With the overloaded work docket, it got to the point where I was taking the hit in credibility as the Account Manager/Project Manager 2-in-1 job role. There was no redundancy on accounts… it was just me and my 20 clients with no one who could just jump in and help without requiring more effort than just doing it anyway. No one to delegate to, no management structure above me to rely on, the kiss of death to any sort of schedule was having things escalate until they got to the point where Sr. Management had to step in, because then you had to not only handle the mess, you had to handle the internal process of investigating the mess, and justifying why it got that way, and all of the associated baggage.

First time fired from a client account

I’m not proud of it, but when one of my clients asked to have a different PM assigned to their account due to the fact that I couldn’t get to all of their requests as quickly as either one of us would have liked, I was actually relieved. Having spoken with management, followed proper procedure, documented my work balance issues, and then finally generating a spreadsheet with charts demonstrating how 2 quarters worth of workload was falling unfairly on the PM department, meeting with the CEO and HR and doing everything you could possibly want done… it became very clear that working for my employer was actually beginning to hurt my own professional reputation. Something had to give.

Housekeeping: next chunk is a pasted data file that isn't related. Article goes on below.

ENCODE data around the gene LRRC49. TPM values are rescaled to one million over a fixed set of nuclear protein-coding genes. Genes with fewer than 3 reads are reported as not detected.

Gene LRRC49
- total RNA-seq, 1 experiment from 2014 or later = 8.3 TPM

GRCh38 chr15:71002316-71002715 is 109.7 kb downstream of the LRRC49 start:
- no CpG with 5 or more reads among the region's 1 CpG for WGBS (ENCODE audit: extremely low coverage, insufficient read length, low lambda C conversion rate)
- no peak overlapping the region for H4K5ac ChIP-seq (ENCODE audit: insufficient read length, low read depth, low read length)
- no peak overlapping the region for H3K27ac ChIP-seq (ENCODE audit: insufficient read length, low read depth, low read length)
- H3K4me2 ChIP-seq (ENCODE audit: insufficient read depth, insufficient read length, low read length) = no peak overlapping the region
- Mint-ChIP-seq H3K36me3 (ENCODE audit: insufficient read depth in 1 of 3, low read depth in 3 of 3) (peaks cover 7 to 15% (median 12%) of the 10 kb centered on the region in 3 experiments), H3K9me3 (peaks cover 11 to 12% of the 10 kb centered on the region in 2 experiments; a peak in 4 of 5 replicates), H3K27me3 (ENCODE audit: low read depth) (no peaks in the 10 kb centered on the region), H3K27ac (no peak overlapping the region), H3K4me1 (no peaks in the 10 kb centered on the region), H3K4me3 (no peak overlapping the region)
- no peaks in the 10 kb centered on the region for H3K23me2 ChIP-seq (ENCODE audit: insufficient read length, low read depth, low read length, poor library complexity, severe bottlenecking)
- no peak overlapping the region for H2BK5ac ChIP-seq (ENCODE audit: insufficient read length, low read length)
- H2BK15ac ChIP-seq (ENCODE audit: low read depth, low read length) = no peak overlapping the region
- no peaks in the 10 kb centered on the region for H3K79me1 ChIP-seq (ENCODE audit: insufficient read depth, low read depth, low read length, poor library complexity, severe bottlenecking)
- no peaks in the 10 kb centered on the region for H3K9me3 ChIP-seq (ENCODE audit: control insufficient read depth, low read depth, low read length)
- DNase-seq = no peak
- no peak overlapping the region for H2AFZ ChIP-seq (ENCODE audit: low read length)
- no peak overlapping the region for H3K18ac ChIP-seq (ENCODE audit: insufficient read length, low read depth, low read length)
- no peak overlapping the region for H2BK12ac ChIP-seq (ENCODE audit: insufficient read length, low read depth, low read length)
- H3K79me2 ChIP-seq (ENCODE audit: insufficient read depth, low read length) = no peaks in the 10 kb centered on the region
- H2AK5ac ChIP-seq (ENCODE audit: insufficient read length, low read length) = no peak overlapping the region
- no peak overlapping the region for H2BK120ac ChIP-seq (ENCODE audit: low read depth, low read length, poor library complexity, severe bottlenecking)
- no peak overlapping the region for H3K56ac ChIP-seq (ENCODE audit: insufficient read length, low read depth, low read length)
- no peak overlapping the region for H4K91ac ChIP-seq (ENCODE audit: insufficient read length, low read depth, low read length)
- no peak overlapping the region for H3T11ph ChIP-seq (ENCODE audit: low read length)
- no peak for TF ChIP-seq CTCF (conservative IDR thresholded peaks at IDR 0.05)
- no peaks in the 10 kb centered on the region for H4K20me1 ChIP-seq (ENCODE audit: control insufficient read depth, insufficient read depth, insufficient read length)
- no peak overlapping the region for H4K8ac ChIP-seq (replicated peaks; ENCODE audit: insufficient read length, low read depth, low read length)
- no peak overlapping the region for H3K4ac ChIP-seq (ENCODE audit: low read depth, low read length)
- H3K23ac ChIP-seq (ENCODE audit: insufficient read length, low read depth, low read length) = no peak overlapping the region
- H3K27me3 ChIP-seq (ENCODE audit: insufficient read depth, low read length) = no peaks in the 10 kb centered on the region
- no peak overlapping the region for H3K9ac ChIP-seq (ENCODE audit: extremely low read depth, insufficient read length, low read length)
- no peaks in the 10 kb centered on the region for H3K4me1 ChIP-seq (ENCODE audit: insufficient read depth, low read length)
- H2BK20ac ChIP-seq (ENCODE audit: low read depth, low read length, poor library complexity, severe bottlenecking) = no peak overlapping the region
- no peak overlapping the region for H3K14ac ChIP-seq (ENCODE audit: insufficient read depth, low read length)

That something was me being employed there. I had asked for their suggestions on how to balance things. None of their suggestions worked because the simple fact was that the volume was just too intense for each of us to handle. The rest of the PMs were equally stressed. There would literally pass days where we wouldn’t say 2 words to each other because of how stressed we all were. And when I would look over and see the new girl playing Farmville and with an entire extra monitor full of IM messages… well, let’s just say that I was unimpressed with that “Senior” PM’s work ethic.